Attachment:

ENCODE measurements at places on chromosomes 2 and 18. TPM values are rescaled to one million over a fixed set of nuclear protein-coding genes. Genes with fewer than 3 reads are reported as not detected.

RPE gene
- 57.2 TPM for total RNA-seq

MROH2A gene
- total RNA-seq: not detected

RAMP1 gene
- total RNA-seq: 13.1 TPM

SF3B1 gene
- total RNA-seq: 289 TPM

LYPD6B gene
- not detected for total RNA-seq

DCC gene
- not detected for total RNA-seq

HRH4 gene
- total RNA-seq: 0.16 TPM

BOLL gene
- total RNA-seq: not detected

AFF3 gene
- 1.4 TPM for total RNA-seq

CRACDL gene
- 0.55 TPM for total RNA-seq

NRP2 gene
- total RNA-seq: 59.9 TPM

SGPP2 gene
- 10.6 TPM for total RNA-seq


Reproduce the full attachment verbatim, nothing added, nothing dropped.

ENCODE measurements at places on chromosomes 2 and 18. TPM values are rescaled to one million over a fixed set of nuclear protein-coding genes. Genes with fewer than 3 reads are reported as not detected.

RPE gene
- 57.2 TPM for total RNA-seq

MROH2A gene
- total RNA-seq: not detected

RAMP1 gene
- total RNA-seq: 13.1 TPM

SF3B1 gene
- total RNA-seq: 289 TPM

LYPD6B gene
- not detected for total RNA-seq

DCC gene
- not detected for total RNA-seq

HRH4 gene
- total RNA-seq: 0.16 TPM

BOLL gene
- total RNA-seq: not detected

AFF3 gene
- 1.4 TPM for total RNA-seq

CRACDL gene
- 0.55 TPM for total RNA-seq

NRP2 gene
- total RNA-seq: 59.9 TPM

SGPP2 gene
- 10.6 TPM for total RNA-seq